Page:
Cooler temperatures — and maybe some showers — headed to SoCal this weekend, but the weather pattern that has brought record-breaking temperatures to California through the last few months could be breaking up into three or more distinct shifts.
The most recent, with temperatures in the 80s by week’s end, was not surprising given that a strong, high pressure system over the Pacific Ocean pushed the air away from the Southern California peninsula.
With that system now weakening, the chance of heat and humidity — as well as a potential Santa Ana wind event — will probably decrease this weekend, and that could cool things off a bit, meteorologists said. It also helps explain the fact that so many of our recent record-setting temperatures in California are during the day.
The shift in the weather on Sunday (Friday in Los Angeles, but Sunday in the rest of the state) will bring an influx of cold air, possibly with showers, to the region.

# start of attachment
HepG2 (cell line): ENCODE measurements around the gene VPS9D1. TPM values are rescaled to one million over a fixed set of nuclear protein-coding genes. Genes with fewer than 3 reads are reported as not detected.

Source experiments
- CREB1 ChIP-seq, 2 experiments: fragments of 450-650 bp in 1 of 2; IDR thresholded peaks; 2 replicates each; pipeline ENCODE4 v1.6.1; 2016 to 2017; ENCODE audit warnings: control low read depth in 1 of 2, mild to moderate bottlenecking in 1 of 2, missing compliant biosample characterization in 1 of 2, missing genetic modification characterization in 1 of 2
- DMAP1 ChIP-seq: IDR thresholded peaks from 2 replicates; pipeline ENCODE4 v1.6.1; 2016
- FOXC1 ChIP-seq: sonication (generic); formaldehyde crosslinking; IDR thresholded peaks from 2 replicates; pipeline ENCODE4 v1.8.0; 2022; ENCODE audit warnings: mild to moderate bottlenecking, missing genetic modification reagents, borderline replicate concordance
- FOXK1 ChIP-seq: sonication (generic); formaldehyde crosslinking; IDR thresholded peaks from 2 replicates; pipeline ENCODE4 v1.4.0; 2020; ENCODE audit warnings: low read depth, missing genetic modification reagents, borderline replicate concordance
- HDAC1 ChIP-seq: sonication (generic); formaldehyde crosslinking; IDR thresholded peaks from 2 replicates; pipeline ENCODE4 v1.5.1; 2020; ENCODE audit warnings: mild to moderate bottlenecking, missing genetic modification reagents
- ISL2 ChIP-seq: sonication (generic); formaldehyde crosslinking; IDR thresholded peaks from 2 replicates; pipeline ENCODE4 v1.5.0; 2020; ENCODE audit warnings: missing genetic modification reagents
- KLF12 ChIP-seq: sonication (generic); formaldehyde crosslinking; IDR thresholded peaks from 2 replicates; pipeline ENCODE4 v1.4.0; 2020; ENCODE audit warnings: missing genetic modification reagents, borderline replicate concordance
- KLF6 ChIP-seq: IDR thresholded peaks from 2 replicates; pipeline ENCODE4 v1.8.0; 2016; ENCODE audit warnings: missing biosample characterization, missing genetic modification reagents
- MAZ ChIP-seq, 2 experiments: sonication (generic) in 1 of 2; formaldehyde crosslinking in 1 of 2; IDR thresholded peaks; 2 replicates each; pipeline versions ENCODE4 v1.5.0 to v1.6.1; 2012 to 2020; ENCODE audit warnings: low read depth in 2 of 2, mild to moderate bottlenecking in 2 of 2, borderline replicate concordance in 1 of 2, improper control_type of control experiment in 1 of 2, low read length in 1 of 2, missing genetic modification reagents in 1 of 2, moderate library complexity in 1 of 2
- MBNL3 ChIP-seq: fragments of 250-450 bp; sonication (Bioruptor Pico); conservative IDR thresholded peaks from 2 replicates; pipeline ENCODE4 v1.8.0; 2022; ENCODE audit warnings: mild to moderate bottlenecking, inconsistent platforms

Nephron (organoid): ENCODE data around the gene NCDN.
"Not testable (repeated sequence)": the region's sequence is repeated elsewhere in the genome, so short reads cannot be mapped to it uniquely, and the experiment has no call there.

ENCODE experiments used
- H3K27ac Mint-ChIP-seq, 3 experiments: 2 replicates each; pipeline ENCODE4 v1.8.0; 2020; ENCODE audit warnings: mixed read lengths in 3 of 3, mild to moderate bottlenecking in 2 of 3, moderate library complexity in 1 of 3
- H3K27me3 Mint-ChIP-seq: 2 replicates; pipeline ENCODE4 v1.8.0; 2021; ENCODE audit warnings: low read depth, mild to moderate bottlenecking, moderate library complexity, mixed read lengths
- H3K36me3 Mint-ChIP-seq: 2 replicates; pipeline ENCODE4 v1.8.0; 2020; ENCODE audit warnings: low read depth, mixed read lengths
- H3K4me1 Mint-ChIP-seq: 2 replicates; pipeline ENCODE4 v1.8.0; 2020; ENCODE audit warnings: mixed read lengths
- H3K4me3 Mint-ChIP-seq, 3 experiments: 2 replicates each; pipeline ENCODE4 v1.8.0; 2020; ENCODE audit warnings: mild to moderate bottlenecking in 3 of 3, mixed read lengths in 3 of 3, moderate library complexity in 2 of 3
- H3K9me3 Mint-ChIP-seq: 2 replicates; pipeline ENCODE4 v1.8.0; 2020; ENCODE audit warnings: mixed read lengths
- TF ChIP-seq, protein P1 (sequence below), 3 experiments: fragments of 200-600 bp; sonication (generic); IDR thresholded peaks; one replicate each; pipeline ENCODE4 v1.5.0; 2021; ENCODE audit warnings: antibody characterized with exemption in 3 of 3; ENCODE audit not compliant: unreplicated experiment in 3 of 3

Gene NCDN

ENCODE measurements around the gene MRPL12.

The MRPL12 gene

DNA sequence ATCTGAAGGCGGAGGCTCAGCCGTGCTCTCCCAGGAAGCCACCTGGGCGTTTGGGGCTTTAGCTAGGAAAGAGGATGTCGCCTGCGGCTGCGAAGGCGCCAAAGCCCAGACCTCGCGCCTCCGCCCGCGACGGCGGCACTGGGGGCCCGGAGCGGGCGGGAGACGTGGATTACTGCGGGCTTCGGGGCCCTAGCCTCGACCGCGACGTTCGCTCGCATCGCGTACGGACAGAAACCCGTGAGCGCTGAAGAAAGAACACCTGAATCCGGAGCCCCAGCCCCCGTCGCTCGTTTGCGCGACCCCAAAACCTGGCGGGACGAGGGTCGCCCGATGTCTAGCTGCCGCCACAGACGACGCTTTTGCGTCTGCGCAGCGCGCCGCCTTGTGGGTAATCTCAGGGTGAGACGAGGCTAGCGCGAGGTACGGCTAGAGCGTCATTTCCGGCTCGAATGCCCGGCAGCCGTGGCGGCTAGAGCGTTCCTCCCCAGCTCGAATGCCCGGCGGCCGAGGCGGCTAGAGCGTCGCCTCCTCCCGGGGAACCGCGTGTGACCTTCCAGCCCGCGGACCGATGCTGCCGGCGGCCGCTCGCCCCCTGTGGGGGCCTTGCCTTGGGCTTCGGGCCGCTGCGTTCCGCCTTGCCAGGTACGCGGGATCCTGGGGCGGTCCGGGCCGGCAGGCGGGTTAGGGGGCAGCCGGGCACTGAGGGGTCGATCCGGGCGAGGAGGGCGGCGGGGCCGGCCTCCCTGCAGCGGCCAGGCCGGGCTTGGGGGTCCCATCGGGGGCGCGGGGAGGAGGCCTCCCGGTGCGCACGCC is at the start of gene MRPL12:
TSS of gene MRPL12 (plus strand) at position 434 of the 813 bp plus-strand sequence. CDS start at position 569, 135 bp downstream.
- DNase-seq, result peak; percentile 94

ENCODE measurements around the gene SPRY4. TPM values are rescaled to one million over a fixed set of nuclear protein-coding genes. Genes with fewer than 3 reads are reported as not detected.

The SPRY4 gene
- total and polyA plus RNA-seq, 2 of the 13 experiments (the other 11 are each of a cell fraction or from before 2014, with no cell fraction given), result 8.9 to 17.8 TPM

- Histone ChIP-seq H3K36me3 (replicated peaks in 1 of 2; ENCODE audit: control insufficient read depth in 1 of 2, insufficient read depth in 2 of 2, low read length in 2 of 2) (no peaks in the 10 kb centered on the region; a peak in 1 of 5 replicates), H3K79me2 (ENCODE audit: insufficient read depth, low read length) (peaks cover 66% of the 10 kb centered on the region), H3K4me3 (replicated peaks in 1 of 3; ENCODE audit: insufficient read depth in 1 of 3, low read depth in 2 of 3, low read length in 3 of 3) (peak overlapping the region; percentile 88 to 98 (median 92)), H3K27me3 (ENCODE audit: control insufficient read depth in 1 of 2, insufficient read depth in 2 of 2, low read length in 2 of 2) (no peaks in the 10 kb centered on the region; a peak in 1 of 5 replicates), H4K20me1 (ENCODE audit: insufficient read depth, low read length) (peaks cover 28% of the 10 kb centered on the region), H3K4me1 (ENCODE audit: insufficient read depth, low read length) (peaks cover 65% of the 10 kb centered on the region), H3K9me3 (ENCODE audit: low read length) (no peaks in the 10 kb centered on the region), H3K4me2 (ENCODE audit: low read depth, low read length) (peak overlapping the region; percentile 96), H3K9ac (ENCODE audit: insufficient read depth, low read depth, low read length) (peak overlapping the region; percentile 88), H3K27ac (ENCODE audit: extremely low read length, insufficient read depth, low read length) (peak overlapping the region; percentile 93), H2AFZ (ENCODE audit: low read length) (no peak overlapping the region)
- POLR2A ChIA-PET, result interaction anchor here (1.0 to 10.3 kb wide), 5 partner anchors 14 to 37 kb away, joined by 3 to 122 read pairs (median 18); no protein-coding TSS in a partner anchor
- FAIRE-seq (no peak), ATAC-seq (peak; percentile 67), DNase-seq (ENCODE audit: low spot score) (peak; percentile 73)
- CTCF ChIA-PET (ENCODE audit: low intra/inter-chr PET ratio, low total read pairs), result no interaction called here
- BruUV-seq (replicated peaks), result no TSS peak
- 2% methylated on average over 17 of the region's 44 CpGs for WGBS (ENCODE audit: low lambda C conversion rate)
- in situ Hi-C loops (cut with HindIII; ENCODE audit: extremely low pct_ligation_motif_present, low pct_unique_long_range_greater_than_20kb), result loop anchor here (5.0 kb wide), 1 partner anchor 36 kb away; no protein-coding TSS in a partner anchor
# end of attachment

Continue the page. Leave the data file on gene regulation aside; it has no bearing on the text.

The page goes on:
But it will also bring some heat, perhaps with a Santa Ana or a warm-pass mix, meteorologists said.
“This shift looks like a slow-moving but strong, high-pressure system that’s moving over the southern Pacific Ocean,” said meteorologist Eric Holthaus with the National Weather Service. “It’s breaking up into three parts, and there’s a lot of activity developing over Southern California.”
An example of the type of weather that will develop this weekend is shown on the map above. It’s in the center of the map:
But with the shift in weather, it will bring a bit more of the cold air to the region than at other times of the year.
A similar map is shown below:
There are also chances for a slight cooling Monday.
“If the system is breaking up over Southern California, there’s going to be a chance of rain,” Holthaus said. “This will be a little bit more widespread in nature, that is, you’re going to see some rain with a chance that there will even be some showers.”
The main issue Sunday is the chances for a Santa Ana or Santa Ana wind event, which the National Weather Service defines as a “low level flow of moist air from the Central Pacific Basin that typically